10. The American system of government calls for the resistance to tyranny.
Fortunately, America’s founders erected bulwark upon bulwark against tyranny. But when all else fails, the Declaration of Independence makes clear that “whenever any Form of Government becomes destructive of [inalienable rights], it is the Right of the People to alter or to abolish it, and to institute new Government.”
This echoed both John Locke and George Mason, who inspired Jefferson. Locke argued that by violating natural rights, government officials “forfeit the power the people had put into their hands and it devolves to the people, who have a right to resume their original liberty” and instate a new government.
Likewise, The Virginia Declaration of Rights, drafted by George Mason, provided that the people have “an indubitable, inalienable, and indefeasible right to reform, alter, or abolish” a government that fails to serve and protect the people.
Yet common sense, and history time and again, prove that this last resort is available only where the people are armed. As former Judge Alex Kozinski of the U.S. Court of Appeals for the Ninth Circuit said, the “simple truth—born of experience—is that tyranny thrives best where government need not fear the wrath of an armed people. Our own sorry history bears this out: Disarmament was the tool of choice for subjugating both slaves and free blacks in the South ... .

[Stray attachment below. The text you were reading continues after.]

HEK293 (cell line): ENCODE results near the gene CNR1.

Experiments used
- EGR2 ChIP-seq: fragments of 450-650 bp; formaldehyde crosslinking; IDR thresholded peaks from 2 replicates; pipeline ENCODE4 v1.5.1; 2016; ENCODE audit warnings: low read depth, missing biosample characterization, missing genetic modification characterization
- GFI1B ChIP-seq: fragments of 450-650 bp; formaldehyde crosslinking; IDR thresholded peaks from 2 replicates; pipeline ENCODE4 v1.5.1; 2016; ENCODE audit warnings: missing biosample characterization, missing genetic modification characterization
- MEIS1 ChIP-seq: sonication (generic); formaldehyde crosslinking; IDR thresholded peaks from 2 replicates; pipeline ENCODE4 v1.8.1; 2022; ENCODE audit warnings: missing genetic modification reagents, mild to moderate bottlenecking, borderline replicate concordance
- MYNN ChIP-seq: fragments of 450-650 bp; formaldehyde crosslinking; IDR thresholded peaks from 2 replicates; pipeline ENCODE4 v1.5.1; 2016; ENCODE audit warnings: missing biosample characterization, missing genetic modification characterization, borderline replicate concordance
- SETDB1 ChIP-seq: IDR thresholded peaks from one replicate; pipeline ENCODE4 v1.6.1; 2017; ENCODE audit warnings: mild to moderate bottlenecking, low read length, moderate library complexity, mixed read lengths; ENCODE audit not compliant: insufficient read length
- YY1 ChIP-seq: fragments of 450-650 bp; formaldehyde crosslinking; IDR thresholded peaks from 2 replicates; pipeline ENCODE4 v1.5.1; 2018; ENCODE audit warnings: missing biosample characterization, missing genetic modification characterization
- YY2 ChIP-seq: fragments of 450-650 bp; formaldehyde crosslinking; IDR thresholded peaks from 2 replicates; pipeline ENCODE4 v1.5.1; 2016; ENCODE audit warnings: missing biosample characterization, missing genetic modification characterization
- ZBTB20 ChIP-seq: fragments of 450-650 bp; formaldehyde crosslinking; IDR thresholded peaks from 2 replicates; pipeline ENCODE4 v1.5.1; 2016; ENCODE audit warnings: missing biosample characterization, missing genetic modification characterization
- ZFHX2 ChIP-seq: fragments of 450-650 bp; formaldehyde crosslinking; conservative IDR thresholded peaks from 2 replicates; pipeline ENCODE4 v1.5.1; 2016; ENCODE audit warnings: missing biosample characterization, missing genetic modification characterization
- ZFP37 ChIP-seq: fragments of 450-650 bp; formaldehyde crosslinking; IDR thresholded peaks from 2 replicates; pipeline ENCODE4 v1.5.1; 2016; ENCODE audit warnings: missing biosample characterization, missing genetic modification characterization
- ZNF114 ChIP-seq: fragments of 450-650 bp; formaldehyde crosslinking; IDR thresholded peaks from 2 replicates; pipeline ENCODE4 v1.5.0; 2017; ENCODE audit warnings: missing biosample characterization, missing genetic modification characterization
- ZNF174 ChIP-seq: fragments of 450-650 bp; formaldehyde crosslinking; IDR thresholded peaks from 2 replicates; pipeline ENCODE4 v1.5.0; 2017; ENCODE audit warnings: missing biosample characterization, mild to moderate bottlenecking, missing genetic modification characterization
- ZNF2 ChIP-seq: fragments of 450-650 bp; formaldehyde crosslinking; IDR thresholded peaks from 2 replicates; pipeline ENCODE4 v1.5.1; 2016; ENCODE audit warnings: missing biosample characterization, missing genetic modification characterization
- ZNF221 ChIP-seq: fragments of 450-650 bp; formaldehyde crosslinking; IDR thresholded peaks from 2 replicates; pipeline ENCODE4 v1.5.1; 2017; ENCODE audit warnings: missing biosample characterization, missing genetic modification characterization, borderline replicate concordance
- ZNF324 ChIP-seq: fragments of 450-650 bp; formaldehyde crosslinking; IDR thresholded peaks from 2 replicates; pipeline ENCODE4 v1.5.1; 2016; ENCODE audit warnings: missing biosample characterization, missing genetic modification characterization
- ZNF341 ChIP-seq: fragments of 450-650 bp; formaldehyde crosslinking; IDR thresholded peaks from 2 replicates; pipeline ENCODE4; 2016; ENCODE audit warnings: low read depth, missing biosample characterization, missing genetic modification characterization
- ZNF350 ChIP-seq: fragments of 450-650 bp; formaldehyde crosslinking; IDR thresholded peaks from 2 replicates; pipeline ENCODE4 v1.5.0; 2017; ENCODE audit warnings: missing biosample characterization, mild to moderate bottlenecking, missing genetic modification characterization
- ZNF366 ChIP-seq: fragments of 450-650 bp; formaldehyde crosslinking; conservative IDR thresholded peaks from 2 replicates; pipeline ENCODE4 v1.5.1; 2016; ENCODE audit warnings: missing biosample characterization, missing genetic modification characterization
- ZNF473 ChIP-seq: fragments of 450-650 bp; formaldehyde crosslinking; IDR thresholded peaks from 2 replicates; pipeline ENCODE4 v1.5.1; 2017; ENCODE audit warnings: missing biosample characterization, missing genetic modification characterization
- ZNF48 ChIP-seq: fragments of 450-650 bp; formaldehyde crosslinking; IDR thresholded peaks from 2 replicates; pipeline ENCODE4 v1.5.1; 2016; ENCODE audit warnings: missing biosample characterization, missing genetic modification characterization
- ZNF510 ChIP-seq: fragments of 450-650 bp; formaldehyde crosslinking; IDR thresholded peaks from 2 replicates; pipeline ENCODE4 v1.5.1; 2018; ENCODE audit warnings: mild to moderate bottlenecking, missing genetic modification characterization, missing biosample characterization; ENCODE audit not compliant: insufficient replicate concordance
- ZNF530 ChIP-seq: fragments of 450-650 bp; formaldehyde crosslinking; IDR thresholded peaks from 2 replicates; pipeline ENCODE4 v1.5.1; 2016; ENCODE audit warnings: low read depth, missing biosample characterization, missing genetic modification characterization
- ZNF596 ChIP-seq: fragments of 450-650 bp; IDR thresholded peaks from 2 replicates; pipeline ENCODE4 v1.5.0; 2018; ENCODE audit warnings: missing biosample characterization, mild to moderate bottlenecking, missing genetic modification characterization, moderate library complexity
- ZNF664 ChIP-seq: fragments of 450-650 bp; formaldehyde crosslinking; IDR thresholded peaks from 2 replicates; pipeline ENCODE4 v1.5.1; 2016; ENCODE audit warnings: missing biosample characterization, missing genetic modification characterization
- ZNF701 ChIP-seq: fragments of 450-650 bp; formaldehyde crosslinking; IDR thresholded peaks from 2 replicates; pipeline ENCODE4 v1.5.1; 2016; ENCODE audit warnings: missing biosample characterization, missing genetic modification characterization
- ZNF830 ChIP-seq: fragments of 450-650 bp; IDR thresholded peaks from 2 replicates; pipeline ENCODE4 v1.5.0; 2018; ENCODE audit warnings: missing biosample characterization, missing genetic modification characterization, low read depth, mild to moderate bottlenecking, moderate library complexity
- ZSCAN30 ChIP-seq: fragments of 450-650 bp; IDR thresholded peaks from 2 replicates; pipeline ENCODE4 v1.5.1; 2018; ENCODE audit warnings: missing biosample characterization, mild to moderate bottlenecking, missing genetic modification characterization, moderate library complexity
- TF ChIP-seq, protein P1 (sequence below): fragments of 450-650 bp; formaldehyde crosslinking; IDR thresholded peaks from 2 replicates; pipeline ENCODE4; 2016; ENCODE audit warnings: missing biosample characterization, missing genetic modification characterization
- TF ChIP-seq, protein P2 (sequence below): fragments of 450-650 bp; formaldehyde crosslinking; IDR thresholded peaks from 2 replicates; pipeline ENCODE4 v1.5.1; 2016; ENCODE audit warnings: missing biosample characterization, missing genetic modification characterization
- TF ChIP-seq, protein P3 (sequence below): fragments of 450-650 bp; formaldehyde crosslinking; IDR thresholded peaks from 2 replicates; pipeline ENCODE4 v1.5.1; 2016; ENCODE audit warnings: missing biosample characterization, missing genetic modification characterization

“All too many of the other great tragedies of history—Stalin’s atrocities, the killing fields of Cambodia, the Holocaust, to name but a few—were perpetrated by armed troops against unarmed populations.”
Judge Kozinski then calls the Second Amendment a “doomsday provision, one designed for those exceptionally rare circumstances where all other rights have failed.”
This is an extreme that should never be allowed to happen. A key to preventing such an extreme is having an armed populace who, by being armed, act as a deterrent to tyranny.
George A. Mocsary is a professor of law at the University of Wyoming College of Law and adjunct scholar at the Firearms Policy Coalition. Joseph Greenlee is the director of constitutional studies at the Firearms Policy Coalition.